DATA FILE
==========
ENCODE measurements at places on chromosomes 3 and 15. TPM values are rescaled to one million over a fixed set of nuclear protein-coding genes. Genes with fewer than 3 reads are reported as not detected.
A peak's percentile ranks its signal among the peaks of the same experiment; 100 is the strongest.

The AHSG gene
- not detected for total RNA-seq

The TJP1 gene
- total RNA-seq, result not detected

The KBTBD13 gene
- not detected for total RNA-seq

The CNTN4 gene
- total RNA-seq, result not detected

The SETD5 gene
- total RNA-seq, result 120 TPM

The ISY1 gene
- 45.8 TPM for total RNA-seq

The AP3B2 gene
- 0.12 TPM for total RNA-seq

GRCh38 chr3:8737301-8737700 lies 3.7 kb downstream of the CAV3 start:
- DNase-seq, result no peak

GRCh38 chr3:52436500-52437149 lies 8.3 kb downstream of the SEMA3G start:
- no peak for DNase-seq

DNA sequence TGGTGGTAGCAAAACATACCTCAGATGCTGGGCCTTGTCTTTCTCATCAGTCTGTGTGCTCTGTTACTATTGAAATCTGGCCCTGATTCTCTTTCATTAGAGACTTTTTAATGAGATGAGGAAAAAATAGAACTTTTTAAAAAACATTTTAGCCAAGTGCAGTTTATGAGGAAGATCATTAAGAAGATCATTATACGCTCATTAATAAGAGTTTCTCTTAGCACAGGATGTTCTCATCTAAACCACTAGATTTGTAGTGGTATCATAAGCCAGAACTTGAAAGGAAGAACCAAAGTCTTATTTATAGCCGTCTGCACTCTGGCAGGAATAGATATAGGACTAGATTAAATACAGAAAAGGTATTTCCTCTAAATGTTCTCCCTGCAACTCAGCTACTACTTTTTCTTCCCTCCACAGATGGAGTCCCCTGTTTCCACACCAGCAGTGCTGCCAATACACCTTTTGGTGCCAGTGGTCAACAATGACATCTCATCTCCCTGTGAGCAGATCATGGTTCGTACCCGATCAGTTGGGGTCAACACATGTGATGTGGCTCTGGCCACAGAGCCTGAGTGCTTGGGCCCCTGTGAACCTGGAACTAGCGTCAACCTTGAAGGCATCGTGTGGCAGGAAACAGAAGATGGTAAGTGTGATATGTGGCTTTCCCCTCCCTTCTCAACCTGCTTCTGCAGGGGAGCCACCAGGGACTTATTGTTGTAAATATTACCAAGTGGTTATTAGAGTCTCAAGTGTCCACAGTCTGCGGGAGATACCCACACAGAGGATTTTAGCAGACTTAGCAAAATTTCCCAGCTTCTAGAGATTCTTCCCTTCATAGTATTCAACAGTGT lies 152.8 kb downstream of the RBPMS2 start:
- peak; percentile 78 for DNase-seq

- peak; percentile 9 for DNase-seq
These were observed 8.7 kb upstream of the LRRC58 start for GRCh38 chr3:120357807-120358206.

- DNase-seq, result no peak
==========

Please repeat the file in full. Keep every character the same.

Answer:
ENCODE measurements at places on chromosomes 3 and 15. TPM values are rescaled to one million over a fixed set of nuclear protein-coding genes. Genes with fewer than 3 reads are reported as not detected.
A peak's percentile ranks its signal among the peaks of the same experiment; 100 is the strongest.

The AHSG gene
- not detected for total RNA-seq

The TJP1 gene
- total RNA-seq, result not detected

The KBTBD13 gene
- not detected for total RNA-seq

The CNTN4 gene
- total RNA-seq, result not detected

The SETD5 gene
- total RNA-seq, result 120 TPM

The ISY1 gene
- 45.8 TPM for total RNA-seq

The AP3B2 gene
- 0.12 TPM for total RNA-seq

GRCh38 chr3:8737301-8737700 lies 3.7 kb downstream of the CAV3 start:
- DNase-seq, result no peak

GRCh38 chr3:52436500-52437149 lies 8.3 kb downstream of the SEMA3G start:
- no peak for DNase-seq

DNA sequence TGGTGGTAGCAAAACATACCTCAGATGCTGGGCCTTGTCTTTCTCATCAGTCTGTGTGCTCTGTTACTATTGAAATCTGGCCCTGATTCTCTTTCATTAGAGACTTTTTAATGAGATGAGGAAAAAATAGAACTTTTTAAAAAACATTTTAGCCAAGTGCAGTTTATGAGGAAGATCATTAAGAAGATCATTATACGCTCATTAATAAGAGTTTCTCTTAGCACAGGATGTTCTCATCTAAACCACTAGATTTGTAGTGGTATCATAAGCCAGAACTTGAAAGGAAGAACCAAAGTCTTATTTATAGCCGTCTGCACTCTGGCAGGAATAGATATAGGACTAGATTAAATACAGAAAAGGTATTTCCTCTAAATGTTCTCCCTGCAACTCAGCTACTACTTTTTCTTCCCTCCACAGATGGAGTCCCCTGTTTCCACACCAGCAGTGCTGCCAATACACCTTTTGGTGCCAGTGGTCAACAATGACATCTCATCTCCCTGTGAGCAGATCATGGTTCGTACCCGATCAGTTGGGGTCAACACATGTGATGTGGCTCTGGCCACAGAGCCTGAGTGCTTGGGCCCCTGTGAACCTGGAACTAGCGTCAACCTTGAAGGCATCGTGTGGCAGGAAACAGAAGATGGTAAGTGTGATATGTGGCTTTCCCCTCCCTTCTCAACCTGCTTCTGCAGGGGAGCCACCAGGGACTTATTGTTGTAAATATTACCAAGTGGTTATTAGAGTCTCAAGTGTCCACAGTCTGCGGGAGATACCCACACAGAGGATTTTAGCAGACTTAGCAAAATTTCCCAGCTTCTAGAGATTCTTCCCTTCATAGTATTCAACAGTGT lies 152.8 kb downstream of the RBPMS2 start:
- peak; percentile 78 for DNase-seq

- peak; percentile 9 for DNase-seq
These were observed 8.7 kb upstream of the LRRC58 start for GRCh38 chr3:120357807-120358206.

- DNase-seq, result no peak